http://www.c2.com/cgi/wiki?ChryslerComprehensiveCompensation

And the downward ebb ("uh, it was cancelled") is here:
http://www.c2.com/cgi/wiki?CthreeProjectTerminated

I'd be interested if anyone sees this as a potential problem with the on-site customer arrangement (where it's the "real" customer and not a proxy). The problem seems to be that the person who will be signing off the requirements and putting your payment cheque in the post is often different to the people (users, clerks, managers etc) who provide the actual requirements (and give some insight into the problems behind the requirements).

Matt Stephens
London, England

Mon Jul 22 20:50:04 BST 2002
re: Where's the proof of concept?
Have a look at:

1) http://www.c2.com/cgi/wiki?ExtremeProgrammingProjects

2) http://www.technologyreview.com/articles/wo_sherman071902.asp

3) http://www.salon.com/tech/feature/2002/05/29/extreme_programming/index.html

4) http://www.nwfusion.com/careers/2002/0128man.html

Or just go to Google:
http://www.google.com/search?as_q=articles&num=10&hl=en&ie=UTF-8&oe=UTF-8&btnG=Google+Search&as_epq=extreme+programming&as_oq=&as_eq=&lr=&as_
ft=i&as_filetype=&as_qdr=all&as_occt=any&as_dt=i&as_sitesearch=&safe=images

Dave Rooney
Mayford Technologies
http://www.mayford.ca

Dave Rooney dave.rooney.no.spam@mayford.ca
Ottawa, Canada

Tue Jul 23 13:46:50 BST 2002
XP and J2EE are at odds
Early on in learning J2EE I found that Sun was pushing a developer "role" approach: app deployer, server side developer ( ejb ), client developer ( servlet ), UI developer ( JSP ). Even in many pattern discussions the idea is to create clean seperation between software layers so that entirely different groups can perform the work without intense interaction. In other words,you'd have two or three people develope EJB's used by the web tier team.

I've just begun XP and it seems to be at odds with this, developers will create the servlets, ejbs, and even touch the db schema in a days work, without a strong design of the api's between each tier ( web, enterprise, client). I'm not making any strong statement either way about which one is better, just noticed that they seem to be going in opposite directions, and that is a problem if you're attempting to do XP on a large J2EE project.

new to xp anon@anon.com
TX, US

Sat Aug 31 17:17:54 BST 2002
Hi,

"The case against XP" is the best article I read in a long time about software development.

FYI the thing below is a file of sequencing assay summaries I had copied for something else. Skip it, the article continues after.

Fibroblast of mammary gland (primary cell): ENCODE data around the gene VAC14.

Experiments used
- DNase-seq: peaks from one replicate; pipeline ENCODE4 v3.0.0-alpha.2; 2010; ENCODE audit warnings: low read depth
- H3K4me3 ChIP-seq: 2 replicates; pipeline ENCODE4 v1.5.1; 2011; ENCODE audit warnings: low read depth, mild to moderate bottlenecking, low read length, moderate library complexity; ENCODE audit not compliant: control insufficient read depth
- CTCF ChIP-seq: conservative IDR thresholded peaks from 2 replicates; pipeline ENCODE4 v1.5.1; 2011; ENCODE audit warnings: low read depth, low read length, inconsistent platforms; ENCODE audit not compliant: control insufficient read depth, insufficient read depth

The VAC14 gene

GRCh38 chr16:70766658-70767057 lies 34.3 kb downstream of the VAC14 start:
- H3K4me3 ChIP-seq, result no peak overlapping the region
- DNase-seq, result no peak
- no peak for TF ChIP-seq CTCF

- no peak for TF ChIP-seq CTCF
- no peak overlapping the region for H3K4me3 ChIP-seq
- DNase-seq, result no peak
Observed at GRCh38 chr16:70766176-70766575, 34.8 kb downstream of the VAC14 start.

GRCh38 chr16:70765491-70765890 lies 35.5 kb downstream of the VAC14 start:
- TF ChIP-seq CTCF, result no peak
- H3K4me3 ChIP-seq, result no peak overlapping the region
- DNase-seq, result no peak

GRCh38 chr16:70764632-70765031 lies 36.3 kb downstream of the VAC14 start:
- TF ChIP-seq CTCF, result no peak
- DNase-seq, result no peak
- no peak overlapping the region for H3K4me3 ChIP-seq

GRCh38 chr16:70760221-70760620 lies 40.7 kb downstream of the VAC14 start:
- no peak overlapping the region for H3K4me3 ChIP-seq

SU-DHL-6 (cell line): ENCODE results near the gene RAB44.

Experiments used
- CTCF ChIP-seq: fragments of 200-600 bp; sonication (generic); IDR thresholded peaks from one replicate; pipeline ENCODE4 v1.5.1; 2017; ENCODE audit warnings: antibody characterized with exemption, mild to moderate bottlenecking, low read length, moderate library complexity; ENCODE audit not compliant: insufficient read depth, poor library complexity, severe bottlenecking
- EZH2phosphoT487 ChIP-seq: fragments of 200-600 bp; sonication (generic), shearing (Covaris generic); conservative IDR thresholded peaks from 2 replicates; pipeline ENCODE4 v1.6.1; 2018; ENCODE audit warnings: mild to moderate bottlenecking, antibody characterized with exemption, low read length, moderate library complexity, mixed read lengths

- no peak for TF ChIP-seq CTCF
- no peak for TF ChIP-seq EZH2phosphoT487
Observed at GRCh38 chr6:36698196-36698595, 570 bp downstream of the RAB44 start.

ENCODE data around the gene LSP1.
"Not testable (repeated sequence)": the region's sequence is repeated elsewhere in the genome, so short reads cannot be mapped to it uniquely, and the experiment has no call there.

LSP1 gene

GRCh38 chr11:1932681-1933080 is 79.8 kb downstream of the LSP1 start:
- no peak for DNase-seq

I think most of the problems in SWD process origin from a chaotic approach such as xp.
Leaving everything to pure chance, documenting nothing, designing nothing and hoping for the best are things that could only be done in the software industry.
No other industry acts like this. Nor should it.

I especially liked the part about the code review. I can't agree more. I also addressed this issue in my article: http://sharpdevelopment.esmartweb.com/CodeReview/Pandora/Pandora.htm

Lidor

Visit: http://SharpDevelopment.eSmartWeb.com

Lidor SharpDevelopment@eSmartWeb.com
-, Israel

Sat Sep 21 18:15:02 BST 2002
extremedayjob.tripod.com/totheextreme
All you need know about extreme job sports
Bill Lumberg

Mon Sep 30 19:33:57 BST 2002
Pair Programming for Training New-Hires?
My organization practices neither XP or (specifically) pair programming as a rule, but I'm trying to find ways to have new-hires come up to speed faster. I'd like to implement a pilot program to put fairly inexperienced programmers into a pair programming environment for their first couple of assignments. Does anyone out there have any personal experience, anecdotes, horror stories, etc., as to what I might expect? Do you think this is a bad idea, or something worth trying?
Mark Poff Mark.Poff-1@ksc.nasa.gov
Kennedy Space Center, USA

Mon Oct 14 12:31:41 BST 2002
Re: Pair Programming for Training New-Hires?
I think pair programming for new hires is worthwile to pursue.
Early on in my carrer we had to pair up to do programming(Not an XP experiment but a shortage of computers was the driving force ;)). I would say that it was extremely helpful.
One thing to keep in mind is that make sure the 2 programmers are more or less on the same skill level.
The benefits as I see
-It will help the programmers to bond and teach them to work together.
-It will help instill some collective responsibilty in the new hires.
-Such an exercise will also identify future prima donnas(SmartAss guys who refuse to work in a team and believe they are God's gift to mankind).

We were able to work reasonably well for about a month. After that individual aspirations started taking priority. Most of us wanted to work seperately to establish our own identity as programmers. Fortunately the computers arrived 6 weeks into this experiment and we were able to continue working together as a team. Feel free to e-mail me if you have any questions.
HTH
Ravi.

Ravi V rsv29 at yahoo.com
Alpharetta GA, USA

Wed Oct 23 23:46:11 BST 2002
how to xp
Our group has just started xp recently. I have some concerns and i'd like to see if any of you can help.
1. onsite expert. this is a big issue, as no requirement doc is supposed to be produced. first, the expert really has play three roles: end user, domain expert and decision maker. the last two roles are almost always belong to two people. we'd done a much better job without xp if we could find somebody who can take on all three roles at the same time, and on site, day in and day out.
2. requirement. the question is how is the final work get accepted without a requirement. if the final product satisfy EVERYBODy, it's fine. Now if it's not, who's responsible?
3. design. our practice is to carve the work need to be done into small chunks that would fit into a 2-3 days work. But if there is no design, how is that done? in the end, we basically had a hands-up, hands-down to decide the amount of hours needed. It's hard to see how accurate since the work is captured as ideal time and we don't really track what you've spent on overhead.

I'll stop at this point today.

shaohua

shaohua ma shaohuam@yahoo.ca
san jose, ca, usa

Wed Nov 13 22:58:57 GMT 2002